That's an emerging conclusion of research-based findings -- including my own -- that could lead to AI-enabled decision-making systems being less subject to bias and better able to promote equality. This is a critical possibility, given our growing reliance on AI-based systems to render evaluations and decisions in high-stakes human contexts, in everything from court decisions, to hiring, to access to credit, and more. It's been well-established that AI-driven systems are subject to the biases of their human creators -- we unwittingly "bake" biases into systems by training them on biased data or with "rules" created by experts with implicit biases. Consider the Allegheny Family Screening Tool (AFST), an AI-based system predicting the likelihood a child is in an abusive situation using data from the same-named Pennsylvania county's Department of Human Services -- including records from public agencies related to child welfare, drug and alcohol services, housing, and others. Caseworkers use reports of potential abuse from the community, along with whatever publicly-available data they can find for the family involved, to run the model, which predicts a risk score from 1 to 20; a sufficiently high score triggers an investigation.
Fires during summer 2019–2020 decimated entire vineyards in South Australia, Victoria and New South Wales, but smoke, which was far more widespread and insidious, seeped into grapes and into fermenting barrels, yielding unpleasant, unsaleable product. Although the full extent of the damage caused has not yet been calculated, analysis from the Australian Wine Research Institute indicates that smoke taint alone costs the country's wine industry tens to hundreds of millions of dollars each time a high fire season occurs. Advances in a wide range of technologies could help growers and winemakers mitigate the negative impact of smoke taint and other unpredictable anomalies, such as frost, drought, pests and disease -- and not just in Australia, but around the world. The Vineyard of the Future, led by Associate Professor Sigfredo Fuentes, a plant physiologist at the University of Melbourne, is an international consortium of scientists conducting leading-edge research to amass high-resolution data from vine to glass and analyse it in meaningful ways. Drones, satellite imaging, video analysis, and plant and people sensors combined with artificial intelligence -- collectively called "digital agriculture" -- give producers and sellers of wine an advantage in an industry riddled with uncertainty.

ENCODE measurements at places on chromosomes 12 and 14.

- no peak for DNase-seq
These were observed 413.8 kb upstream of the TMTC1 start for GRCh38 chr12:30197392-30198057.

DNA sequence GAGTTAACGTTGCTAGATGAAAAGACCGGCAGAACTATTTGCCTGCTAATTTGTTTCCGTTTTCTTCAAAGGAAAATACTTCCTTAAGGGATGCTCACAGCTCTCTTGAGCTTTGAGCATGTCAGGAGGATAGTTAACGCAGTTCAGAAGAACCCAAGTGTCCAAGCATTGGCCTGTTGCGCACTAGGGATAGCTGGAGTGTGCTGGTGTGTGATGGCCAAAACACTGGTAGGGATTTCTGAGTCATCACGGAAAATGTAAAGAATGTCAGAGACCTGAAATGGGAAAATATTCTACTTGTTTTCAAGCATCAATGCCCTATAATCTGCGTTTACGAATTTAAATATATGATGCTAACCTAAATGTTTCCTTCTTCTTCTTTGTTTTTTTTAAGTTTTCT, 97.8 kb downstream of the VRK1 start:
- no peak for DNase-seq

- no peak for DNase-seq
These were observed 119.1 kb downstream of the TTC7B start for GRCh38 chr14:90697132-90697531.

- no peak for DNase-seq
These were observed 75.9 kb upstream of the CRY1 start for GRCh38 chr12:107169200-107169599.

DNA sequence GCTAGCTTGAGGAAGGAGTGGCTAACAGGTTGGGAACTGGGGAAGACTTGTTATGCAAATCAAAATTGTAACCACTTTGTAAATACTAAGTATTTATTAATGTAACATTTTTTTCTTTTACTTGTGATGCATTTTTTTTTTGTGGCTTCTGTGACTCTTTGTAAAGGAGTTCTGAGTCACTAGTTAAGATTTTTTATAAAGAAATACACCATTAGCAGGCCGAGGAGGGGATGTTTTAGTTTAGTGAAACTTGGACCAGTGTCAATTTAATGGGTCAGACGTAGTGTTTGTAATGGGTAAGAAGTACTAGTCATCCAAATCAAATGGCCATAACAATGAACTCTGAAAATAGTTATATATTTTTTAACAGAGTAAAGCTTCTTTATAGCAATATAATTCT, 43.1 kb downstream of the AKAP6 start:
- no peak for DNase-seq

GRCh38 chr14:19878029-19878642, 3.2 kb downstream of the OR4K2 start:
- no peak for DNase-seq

The TriRhenaTech alliance presents a collection of accepted papers of the cancelled tri-national 'Upper-Rhine Artificial Inteeligence Symposium' planned for 13th May 2020 in Karlsruhe. The TriRhenaTech alliance is a network of universities in the Upper-Rhine Trinational Metropolitan Region comprising of the German universities of applied sciences in Furtwangen, Kaiserslautern, Karlsruhe, and Offenburg, the Baden-Wuerttemberg Cooperative State University Loerrach, the French university network Alsace Tech (comprised of 14 'grandes \'ecoles' in the fields of engineering, architecture and management) and the University of Applied Sciences and Arts Northwestern Switzerland. The alliance's common goal is to reinforce the transfer of knowledge, research, and technology, as well as the cross-border mobility of students.